The Deer Fern
The Deer Fern (Blechnum spicant) is aptly-named because the plant is widely considered deer resistant and works very well as a border plant for areas where wildlife is unwanted. This particular plant grows to heights ranging from 8-20" tall with an estimated width up to 24" wide. The Deer Fern grows to a darkest, luscious green color with even darker, thick stems which make the plant very sturdy. It grows very well in most soil compositions and requires average to wet conditions. Light requirements range from partial sun/partial shade to full shade. The plant does most of it's growing in the Spring/Summer months but does experience some growth year round. The Deer Fern flourishes well in zones 5-8 and requires minimal maintenance, but appears at it's best if old fronds are trimmed when new ones appear in the early Spring.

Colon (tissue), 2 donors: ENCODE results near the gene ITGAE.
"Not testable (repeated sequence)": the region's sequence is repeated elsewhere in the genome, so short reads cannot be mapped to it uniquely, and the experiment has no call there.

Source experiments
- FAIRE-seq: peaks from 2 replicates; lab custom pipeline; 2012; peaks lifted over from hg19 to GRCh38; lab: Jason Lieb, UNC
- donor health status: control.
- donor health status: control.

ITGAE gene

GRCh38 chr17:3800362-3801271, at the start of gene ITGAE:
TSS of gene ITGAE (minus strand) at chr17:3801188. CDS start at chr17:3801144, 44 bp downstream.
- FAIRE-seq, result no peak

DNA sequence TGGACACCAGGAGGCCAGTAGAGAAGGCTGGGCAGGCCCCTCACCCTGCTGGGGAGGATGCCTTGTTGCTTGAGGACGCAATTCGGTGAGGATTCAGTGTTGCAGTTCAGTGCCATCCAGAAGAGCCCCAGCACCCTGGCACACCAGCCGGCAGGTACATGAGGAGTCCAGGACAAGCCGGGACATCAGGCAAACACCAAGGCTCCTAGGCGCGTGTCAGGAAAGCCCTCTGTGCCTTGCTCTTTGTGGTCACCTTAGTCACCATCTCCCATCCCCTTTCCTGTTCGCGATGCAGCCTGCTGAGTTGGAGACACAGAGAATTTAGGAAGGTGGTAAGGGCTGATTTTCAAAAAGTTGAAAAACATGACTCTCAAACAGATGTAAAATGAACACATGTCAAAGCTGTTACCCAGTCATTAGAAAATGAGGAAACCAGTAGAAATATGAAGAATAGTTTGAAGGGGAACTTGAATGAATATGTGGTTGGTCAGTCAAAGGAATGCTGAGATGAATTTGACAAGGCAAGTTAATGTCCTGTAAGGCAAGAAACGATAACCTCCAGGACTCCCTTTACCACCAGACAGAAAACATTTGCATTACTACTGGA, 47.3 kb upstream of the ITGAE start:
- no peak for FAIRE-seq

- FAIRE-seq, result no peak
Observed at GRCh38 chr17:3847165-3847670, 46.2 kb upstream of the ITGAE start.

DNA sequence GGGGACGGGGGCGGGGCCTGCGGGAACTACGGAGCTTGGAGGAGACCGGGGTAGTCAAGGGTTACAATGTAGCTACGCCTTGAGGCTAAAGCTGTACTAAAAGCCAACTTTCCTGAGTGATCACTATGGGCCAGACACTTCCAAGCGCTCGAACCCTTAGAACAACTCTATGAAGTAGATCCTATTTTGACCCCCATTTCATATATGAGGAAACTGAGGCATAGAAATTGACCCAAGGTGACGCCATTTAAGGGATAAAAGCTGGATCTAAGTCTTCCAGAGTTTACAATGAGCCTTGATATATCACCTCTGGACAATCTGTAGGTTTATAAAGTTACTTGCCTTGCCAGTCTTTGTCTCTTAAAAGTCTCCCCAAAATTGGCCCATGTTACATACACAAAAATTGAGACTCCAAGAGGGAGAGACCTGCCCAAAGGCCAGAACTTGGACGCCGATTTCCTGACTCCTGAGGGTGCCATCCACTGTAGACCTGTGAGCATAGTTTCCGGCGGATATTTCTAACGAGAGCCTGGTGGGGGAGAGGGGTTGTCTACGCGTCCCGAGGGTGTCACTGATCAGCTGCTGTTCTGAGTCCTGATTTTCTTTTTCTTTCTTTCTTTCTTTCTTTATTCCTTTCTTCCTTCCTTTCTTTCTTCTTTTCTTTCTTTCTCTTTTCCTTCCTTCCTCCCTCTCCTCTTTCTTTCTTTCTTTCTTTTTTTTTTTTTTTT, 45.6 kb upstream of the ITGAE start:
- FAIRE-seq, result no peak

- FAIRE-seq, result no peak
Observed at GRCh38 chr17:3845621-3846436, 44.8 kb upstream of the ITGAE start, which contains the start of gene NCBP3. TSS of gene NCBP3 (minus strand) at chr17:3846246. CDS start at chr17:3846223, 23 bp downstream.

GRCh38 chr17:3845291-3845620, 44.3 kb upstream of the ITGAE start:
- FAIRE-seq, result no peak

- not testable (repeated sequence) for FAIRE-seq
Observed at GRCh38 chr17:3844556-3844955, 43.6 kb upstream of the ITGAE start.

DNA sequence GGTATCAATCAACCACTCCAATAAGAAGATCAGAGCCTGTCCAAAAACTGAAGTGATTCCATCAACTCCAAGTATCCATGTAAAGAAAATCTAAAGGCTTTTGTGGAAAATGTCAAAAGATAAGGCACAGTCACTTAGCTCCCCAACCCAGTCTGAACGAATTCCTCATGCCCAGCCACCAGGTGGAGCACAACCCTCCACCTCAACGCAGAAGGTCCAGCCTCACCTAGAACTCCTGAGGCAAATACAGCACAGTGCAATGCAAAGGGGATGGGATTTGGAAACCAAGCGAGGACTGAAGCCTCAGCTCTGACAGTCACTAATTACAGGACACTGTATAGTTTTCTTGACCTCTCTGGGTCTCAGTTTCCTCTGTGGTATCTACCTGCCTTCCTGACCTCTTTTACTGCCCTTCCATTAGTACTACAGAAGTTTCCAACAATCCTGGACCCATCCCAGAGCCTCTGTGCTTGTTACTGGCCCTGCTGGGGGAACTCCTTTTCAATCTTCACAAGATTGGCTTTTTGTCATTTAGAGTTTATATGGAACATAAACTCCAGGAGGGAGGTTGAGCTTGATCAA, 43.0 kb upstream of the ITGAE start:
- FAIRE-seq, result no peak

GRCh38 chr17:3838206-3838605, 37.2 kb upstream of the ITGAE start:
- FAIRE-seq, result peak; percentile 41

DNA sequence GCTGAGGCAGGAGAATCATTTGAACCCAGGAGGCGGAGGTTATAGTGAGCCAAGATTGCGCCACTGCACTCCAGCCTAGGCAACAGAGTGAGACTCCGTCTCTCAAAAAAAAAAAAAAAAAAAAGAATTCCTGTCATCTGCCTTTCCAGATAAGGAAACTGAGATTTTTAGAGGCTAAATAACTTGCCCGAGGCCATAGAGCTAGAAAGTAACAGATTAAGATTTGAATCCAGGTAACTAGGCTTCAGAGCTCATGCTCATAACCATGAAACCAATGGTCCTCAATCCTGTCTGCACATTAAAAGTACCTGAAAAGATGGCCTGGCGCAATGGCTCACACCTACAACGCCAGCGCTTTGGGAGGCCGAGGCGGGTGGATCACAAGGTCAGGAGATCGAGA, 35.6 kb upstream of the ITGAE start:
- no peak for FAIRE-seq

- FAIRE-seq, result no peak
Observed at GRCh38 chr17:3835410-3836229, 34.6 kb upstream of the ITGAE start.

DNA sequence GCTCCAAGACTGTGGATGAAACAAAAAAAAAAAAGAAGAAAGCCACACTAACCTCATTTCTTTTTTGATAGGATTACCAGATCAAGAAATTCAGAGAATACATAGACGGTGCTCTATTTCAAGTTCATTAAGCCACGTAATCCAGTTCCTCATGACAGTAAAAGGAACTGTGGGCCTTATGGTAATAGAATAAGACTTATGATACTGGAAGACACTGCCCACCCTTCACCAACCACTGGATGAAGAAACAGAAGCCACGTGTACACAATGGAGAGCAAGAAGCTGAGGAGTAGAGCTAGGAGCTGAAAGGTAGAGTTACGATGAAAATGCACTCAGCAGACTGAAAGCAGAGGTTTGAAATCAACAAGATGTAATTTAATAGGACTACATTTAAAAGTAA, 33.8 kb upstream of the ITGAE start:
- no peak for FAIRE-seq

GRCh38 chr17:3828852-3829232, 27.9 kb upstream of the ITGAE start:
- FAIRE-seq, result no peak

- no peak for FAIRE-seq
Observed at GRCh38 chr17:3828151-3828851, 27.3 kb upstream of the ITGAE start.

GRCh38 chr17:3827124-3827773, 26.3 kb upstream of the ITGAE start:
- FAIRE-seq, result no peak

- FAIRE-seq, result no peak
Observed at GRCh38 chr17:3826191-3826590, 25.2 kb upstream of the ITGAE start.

The Deer Fern or Blechnum spicant is an evergreen groundcover, in small scale. This fern is apart of the Chain Fern Family of plants.
The fern has two different fronds. One is sterile which is short with flat wavy leaflets that are 5 to 8 mm in width. Sterile fronds are flexible and have an arch to them. The fertile fronds are stiff and upright. Its leaves tend to be much narrower than those on the sterile frond, and the spores can be found on the underside of them.
The fern works well as a stand-alone plant in gardens that may not have a lot of room. But is a more useful component in a woodland garden. Use as an accent plant or plant with other ferns as it is a relatively adaptable fern.
If grown in an area where that wildlife is present nibbling on the ferns is possible. The fern is an important foraging option for deer, elk, moose, caribou, goats, and sheep.